Self-modulated wakefield accelerators
Plasma waves operate as energy transformers that convert the energy from the driver to a trailing bunch of accelerated particles. Proton bunches at the Large-Hadron-Collider (LHC), CERN, are the most energetic charged particle bunch ever produced in a particle accelerator. As a result, they could be used to accelerate electrons and positrons beyond to the energy frontier in plasmas, in distances orders of magnitude smaller than conventional accelerators (A. Caldwell et al, Nature Physics, 5, 363 – 367 (2009)).
Unlike any previous plasma based acceleration experiment performed to date, which have employed drivers with lengths that are comparable to or shorter than the plasma wavelength, LHC proton bunches at CERN can be hundreds of plasmas wavelengths long. The physics of a plasma accelerator driven by such long proton bunches differs, dramatically, from any experiment performed to date.
Long proton (or electron or positron) bunches are subject to the self-modulation instability. This instability results from an unstable coupling between the long driver and the plasma and leads to the formation of a train of smaller particle bunches separated (nearly) by the plasma wavelength. These bunches can excite large amplitude plasma waves that are suitable to accelerate electrons and/or positrons to high energies. Follow the links below to find out more about my involvement in self-modulation experiments performed in Europe and in the United States.
A large international collaboration has been setup (the AWAKE collaboration) in order to design, plan, and execute a proof-of-principle experiment, planned to occur during the next 4 years.
This experiment is be a first step towards the energy frontier with plasma acceleration. It is challenging from a technical, experimental and physics point of view. It requires an integrated effort combining experimental and theoretical advance, complemented by high-fidelity plasma simulations.
I have been collaborating with scientists from Max Planck Institute in Munich (Germany) (Prof. Allen Caldwell and Dr. Patric Muggli) and the Budker Institute of Nuclear Physics (Prof. Konstantin Lotov) in order to maximize chances for a successful endeavor.
Simplified layout of the AWAKE experiment
The first experimental results of AWAKE demonstrated electron acceleration in the 10 meter long plasma. The experiment using a Rubidium gas cell. The Rubidium is initially in a solid state but it is placed in a heated environment which causes the Rubidium to evaporate. The temperature is heated uniformly, to a fraction of a degree. This ensures high uniformity of the plasma density, a key requirement for the acceleration to take place. The plasma is initiated by an ionising laser that co-propagates with the proton bunch. The recent experiments demonstrated the self-modulation instability and the acceleration of an external electron beam up to nearly 2 GeV. The energy gain is not as high as in other experiments but the peak accelerating gradient was 100x higher than conventional accelerators.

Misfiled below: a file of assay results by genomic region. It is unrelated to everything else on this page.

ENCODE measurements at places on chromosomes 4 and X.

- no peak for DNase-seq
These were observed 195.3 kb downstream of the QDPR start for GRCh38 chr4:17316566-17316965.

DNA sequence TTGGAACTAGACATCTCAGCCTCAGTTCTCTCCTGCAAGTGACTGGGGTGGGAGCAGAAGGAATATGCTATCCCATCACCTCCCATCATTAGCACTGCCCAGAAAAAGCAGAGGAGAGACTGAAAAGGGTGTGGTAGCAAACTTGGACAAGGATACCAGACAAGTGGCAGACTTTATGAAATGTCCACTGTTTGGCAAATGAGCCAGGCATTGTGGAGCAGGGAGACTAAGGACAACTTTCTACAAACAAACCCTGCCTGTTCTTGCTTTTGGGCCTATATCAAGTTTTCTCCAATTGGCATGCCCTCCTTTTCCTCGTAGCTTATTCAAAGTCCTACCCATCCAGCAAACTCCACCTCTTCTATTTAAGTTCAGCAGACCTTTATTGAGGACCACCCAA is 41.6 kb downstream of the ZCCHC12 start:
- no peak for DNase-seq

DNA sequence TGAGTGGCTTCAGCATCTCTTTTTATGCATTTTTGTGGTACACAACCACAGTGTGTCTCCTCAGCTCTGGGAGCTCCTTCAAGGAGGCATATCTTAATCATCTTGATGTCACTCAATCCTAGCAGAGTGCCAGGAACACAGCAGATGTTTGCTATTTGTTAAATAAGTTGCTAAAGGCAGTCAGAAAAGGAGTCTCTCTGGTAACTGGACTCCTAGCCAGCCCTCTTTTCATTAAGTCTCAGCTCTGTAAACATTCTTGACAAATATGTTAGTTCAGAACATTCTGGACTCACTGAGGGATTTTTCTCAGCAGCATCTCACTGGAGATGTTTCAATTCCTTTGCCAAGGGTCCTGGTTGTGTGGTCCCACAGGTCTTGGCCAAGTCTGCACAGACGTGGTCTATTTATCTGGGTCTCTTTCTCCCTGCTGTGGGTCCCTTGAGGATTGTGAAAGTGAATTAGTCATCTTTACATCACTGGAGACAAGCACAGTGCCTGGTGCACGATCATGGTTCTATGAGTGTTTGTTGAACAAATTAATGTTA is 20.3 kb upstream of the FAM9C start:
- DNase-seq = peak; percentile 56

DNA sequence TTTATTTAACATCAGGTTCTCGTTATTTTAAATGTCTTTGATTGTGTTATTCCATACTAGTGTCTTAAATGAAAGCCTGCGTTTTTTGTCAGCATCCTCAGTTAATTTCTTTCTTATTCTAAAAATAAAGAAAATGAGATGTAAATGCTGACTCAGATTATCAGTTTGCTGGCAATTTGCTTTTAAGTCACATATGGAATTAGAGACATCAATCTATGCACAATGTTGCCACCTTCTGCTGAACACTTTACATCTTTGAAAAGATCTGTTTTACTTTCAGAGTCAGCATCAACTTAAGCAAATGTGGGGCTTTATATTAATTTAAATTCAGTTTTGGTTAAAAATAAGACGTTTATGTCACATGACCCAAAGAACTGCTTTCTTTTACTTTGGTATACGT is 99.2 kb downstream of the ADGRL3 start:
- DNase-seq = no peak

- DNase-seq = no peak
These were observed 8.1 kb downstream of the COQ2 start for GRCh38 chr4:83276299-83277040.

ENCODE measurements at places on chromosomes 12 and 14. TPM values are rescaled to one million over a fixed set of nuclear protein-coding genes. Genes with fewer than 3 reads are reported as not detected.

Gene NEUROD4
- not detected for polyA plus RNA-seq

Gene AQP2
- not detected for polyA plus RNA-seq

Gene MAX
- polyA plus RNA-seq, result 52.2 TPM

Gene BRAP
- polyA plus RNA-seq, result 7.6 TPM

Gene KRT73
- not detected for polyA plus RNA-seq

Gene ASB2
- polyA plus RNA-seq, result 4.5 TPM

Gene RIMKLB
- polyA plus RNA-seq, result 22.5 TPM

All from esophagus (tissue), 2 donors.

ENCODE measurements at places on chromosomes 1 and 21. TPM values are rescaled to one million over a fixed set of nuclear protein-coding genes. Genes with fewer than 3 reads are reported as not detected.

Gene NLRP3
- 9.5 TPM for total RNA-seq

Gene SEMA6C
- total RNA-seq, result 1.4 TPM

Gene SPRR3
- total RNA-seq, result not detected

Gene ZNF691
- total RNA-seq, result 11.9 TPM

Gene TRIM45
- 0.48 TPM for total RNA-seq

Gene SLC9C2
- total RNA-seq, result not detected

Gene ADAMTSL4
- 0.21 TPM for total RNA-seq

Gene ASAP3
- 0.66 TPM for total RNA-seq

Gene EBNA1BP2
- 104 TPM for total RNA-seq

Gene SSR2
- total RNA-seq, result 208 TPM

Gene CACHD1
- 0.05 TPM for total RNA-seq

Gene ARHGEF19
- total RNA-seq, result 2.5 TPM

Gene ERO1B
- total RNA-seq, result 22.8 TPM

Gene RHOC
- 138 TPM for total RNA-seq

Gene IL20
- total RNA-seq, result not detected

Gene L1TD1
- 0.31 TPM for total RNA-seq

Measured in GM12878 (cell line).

OSIRIS simulation of the proton wakefield acceleration experiment at CERN. The self-modulated proton bunch (yellow) drives a plasma wave (blue) that accelerates electrons (spheres) to high energies.
E-209 collaboration (J. Vieira et al PoP 9, 063105 (2012)).
The AWAKE experiment at CERN is a medium-long term experiment. The physics can be tested right away, taking advantage from currently available un-compressed electron and positron bunches at SLAC FACET.
The study of the self-modulation instability is the main goal of the E-209 experiment. Self-modulation occurs when the length of a particle bunch (or laser pulse) is much larger than the plasma wavelength. The self-consistent interaction with the plasma leads to the formation of a sequence of shorter beamlets (see Figure below).
Each beamlet is separated by the plasma wavelength, leading to resonant amplification of plasma waves from the front towards the tail of the beam. Resonant amplification of the plasma wave amplitude is like when an harmonic oscillator (plasma wave) is externally driven at its natural frequency.
There is much physics to explore, including the role of the background plasma ion motion and the role of competing instabilities.
Additional info can also be found here.
Self-modulated particle beam consists in a train of smaller beamlets. These beamlets ressonantly excite a plasma wave, that grows from the head to the tail of the beam.